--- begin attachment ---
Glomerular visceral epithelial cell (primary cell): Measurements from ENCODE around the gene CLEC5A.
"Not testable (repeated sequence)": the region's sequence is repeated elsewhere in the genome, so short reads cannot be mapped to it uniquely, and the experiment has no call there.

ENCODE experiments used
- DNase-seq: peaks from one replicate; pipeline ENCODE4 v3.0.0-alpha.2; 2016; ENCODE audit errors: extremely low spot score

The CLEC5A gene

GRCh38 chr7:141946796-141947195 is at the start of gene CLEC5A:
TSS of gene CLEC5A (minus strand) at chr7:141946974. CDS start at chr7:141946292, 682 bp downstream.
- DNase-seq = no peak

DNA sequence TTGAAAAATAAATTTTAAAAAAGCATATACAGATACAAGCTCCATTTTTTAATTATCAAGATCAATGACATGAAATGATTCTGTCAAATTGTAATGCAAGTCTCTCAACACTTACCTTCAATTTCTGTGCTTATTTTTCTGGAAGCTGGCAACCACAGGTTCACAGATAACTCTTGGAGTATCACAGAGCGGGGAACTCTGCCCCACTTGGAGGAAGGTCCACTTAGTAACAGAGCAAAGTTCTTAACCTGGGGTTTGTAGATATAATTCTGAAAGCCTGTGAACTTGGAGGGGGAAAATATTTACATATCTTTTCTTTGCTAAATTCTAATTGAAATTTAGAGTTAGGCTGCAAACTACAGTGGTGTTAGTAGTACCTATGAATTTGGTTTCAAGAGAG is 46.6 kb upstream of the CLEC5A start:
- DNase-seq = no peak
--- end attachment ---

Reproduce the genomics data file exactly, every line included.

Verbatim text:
Glomerular visceral epithelial cell (primary cell): Measurements from ENCODE around the gene CLEC5A.
"Not testable (repeated sequence)": the region's sequence is repeated elsewhere in the genome, so short reads cannot be mapped to it uniquely, and the experiment has no call there.

ENCODE experiments used
- DNase-seq: peaks from one replicate; pipeline ENCODE4 v3.0.0-alpha.2; 2016; ENCODE audit errors: extremely low spot score

The CLEC5A gene

GRCh38 chr7:141946796-141947195 is at the start of gene CLEC5A:
TSS of gene CLEC5A (minus strand) at chr7:141946974. CDS start at chr7:141946292, 682 bp downstream.
- DNase-seq = no peak

DNA sequence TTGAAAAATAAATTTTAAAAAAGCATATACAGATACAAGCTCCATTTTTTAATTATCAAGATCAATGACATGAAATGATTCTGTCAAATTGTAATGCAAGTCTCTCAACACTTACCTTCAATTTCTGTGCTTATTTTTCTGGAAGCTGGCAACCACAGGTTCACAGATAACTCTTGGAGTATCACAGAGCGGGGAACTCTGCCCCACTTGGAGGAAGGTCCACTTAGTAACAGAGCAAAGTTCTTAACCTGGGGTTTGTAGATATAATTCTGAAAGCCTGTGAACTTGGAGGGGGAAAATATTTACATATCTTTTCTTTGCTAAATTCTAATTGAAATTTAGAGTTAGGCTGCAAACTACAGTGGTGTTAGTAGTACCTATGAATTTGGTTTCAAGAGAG is 46.6 kb upstream of the CLEC5A start:
- DNase-seq = no peak